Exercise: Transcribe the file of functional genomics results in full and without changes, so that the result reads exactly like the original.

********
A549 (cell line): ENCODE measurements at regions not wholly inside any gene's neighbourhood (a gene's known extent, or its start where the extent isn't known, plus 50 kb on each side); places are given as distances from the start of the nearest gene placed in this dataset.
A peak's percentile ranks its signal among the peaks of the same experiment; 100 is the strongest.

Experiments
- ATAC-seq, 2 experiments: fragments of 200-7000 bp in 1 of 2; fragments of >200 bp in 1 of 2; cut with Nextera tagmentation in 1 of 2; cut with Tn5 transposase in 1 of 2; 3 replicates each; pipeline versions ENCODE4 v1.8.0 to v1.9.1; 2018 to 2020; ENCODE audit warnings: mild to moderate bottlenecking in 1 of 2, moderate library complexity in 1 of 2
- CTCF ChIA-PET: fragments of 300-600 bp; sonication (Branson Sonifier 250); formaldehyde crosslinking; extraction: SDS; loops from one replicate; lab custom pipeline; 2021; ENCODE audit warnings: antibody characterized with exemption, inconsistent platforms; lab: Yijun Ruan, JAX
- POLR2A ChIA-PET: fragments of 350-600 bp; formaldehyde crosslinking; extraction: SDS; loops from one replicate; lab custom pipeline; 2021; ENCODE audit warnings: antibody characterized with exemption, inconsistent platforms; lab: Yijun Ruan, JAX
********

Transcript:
A549 (cell line): ENCODE measurements at regions not wholly inside any gene's neighbourhood (a gene's known extent, or its start where the extent isn't known, plus 50 kb on each side); places are given as distances from the start of the nearest gene placed in this dataset.
A peak's percentile ranks its signal among the peaks of the same experiment; 100 is the strongest.

Experiments
- ATAC-seq, 2 experiments: fragments of 200-7000 bp in 1 of 2; fragments of >200 bp in 1 of 2; cut with Nextera tagmentation in 1 of 2; cut with Tn5 transposase in 1 of 2; 3 replicates each; pipeline versions ENCODE4 v1.8.0 to v1.9.1; 2018 to 2020; ENCODE audit warnings: mild to moderate bottlenecking in 1 of 2, moderate library complexity in 1 of 2
- CTCF ChIA-PET: fragments of 300-600 bp; sonication (Branson Sonifier 250); formaldehyde crosslinking; extraction: SDS; loops from one replicate; lab custom pipeline; 2021; ENCODE audit warnings: antibody characterized with exemption, inconsistent platforms; lab: Yijun Ruan, JAX
- POLR2A ChIA-PET: fragments of 350-600 bp; formaldehyde crosslinking; extraction: SDS; loops from one replicate; lab custom pipeline; 2021; ENCODE audit warnings: antibody characterized with exemption, inconsistent platforms; lab: Yijun Ruan, JAX